Chernobyl’s Children Call Out for Help

Fifteen years ago, on April 26, 1986, a place we had never

heard of instantly became a global point of reference: Chernobyl. In the months

after the world’s worst nuclear accident, news accounts sketched out not only

what had happened, but what would happen, how generations not yet born would

suffer the consequences of this disaster. At the time, talk of the future

seemed almost beside the point. Most of us were too frightened by the pictures

of the mortally wounded reactor to consider how its invisible poisons had

sentenced the unconceived to death.

The media and the world’s

health agencies tallied up the ghastly human cost of the accident and moved on.

We have since heard vaguely about uninhabitable villages in the Ukraine and

Belarus, of a 21st-century no-man’s land in the outer reaches of Eastern

Europe. For most of us, though, Chernobyl is history; its victims have been

mourned and buried, its survivors have gotten on with their lives as best they

can.

Chernobyl, however,

cannot be spoken of in the past tense. There is no final body count, no final

cost. Graves have yet to be dug for victims yet to be born.

The children of Chernobyl, whose destinies were foretold to

us 15 years ago, are being born today in Russia, the Ukraine and especially in

Belarus, where more than 70 percent of the radiation fell. Young adults who

were children themselves 15 years ago are having families of their own now, and

it is just as the medical experts predicted: infants with appalling tumors and

genetic disorders born to parents with no means to pay for proper treatment-or

a decent burial. The passage of time means nothing to these children, doomed at

conception, radioactive at birth, reared not in homes but in primitive

hospitals. For them, Chernobyl happened not 15 years ago, but yesterday. For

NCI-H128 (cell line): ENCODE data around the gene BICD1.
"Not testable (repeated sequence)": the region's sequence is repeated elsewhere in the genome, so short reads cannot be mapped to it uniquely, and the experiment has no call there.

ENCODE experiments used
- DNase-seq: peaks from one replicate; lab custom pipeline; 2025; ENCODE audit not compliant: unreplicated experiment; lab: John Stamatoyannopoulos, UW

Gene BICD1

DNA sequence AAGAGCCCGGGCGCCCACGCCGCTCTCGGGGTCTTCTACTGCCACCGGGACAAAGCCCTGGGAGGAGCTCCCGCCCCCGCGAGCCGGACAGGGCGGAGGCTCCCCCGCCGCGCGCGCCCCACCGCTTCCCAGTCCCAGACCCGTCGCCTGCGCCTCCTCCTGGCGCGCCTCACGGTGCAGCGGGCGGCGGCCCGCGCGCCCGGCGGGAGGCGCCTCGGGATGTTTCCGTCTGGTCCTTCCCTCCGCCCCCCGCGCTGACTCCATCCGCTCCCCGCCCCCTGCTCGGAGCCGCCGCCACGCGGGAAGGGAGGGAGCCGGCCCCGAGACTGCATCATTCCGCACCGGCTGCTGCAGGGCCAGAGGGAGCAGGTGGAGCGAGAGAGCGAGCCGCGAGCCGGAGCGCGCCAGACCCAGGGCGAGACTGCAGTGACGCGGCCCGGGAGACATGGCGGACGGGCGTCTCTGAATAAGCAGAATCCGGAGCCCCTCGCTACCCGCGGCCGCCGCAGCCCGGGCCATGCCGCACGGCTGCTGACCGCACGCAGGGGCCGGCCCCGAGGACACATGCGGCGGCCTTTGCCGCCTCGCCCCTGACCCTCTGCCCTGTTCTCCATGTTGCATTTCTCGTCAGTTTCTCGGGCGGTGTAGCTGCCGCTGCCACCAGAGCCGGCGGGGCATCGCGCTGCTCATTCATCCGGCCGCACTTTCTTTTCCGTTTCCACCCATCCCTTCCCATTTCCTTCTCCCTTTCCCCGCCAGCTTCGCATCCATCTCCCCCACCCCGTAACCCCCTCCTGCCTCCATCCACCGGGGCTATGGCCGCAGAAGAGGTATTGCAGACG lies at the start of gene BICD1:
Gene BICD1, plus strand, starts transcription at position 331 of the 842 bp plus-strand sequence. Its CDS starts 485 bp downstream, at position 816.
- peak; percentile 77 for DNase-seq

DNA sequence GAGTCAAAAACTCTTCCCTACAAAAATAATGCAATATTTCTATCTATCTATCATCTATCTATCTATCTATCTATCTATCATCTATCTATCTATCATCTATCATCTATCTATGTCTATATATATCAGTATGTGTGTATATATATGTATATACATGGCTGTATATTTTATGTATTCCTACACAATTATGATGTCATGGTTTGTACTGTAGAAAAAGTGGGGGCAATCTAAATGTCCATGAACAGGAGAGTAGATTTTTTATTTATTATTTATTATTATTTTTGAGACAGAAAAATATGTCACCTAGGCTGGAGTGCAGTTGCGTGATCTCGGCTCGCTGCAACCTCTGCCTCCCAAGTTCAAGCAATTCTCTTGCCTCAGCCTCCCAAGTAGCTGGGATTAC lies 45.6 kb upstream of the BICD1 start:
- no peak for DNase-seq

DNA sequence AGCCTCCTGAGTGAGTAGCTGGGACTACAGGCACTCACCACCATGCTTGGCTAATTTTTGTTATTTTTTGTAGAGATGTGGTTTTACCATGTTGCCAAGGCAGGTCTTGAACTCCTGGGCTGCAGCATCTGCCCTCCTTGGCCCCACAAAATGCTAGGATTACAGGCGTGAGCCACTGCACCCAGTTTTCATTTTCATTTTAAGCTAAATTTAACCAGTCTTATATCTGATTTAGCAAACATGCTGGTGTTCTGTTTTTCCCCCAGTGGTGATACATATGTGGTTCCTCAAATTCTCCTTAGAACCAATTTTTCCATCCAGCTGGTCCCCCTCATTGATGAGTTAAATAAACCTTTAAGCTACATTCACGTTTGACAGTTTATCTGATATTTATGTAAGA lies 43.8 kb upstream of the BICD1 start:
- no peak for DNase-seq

their unborn brothers and sisters and cousins, Chernobyl will happen tomorrow,

next month, next year. One in four infants born in Belarus will contract

thyroid cancer (the normal rate is one in a million); nearly half are born with

neuropsychotic disorders related to radioactivity.

On April 27, the children

of Chernobyl will be introduced to a general public unaware of their existence.

At the invitation of United Nations General Secretary Kofi Annan, the Chernobyl

Children’s Project-an Irish-based humanitarian organization-will fill the U.N.

Visitors Lobby with a photo and art exhibit chronicling the lives and suffering

of Chernobyl’s children. The exhibit, called Blackwind, Whiteland: Living With Chernobyl , runs through May 27

and is funded in part through the Irish government, Prime Minister Bertie Ahern

and Minister of State Liz O’Donnell. The Irish have adopted the suffering

children of Chernobyl just as they adopted the starving children of Somalia a

decade ago. Through the Chernobyl Children’s Project, more than 8,000 children

have been brought to Ireland for rest and recuperation. Others have been

brought to Irish hospitals, no questions asked, for life-saving or

life-extending treatment; still others have been adopted by Irish families.

Twice a year, a convoy of trucks and ambulances loaded with supplies and

medicine leaves Ireland by boat for England and then to Europe for the overland

journey to the contaminated areas of Belarus.

At the center of this

Nobel-worthy enterprise is an energetic

Irishwoman named Adi Roche, founder

of the Chernobyl Children’s Project. She has been to Chernobyl and its adjacent

wastelands 30 times, and has witnessed the most heartrending, and most

appalling, scenes. “It is always a child who gets to you,” she said in an

interview just before the U.N. opening. She tells a story of a baby boy born in

Belarus a couple of years ago with a life-threatening tumor the size of an

orange where his left eye ought to have been. He was considered a hopeless

case, but C.C.P. brought him to Ireland, where doctors performed a miracle.

They removed the tumor, and while the little boy is scarred, he is alive. With

the heart-breaking approval of the boy’s birth parents, who still live in

Belarus, Ms. Roche’s sister adopted him, and he now lives in Ireland. Try

keeping your eyes dry when Adi Roche tells the story of her adopted nephew.

Though Ms. Roche once ran

for the presidency of Ireland, she is not a politician, and the exhibit she

helped organize is avowedly nonpolitical. “We want to raise awareness, and yes,

we want to raise money in America,” she said. “I’m a great admirer of the

Marshall Plan, and I think that kind of effort is what’s required to deal with

this calamity.”

Not all of Ms. Roche’s

stories have inspiring endings. Recently, C.C.P. built a hospice in Belarus

that can accommodate up to 50 terminally ill children.

It is, sadly, filled to

capacity.

The Chernobyl Children’s

Project can be reached at http://www.chernobyl-ireland.com.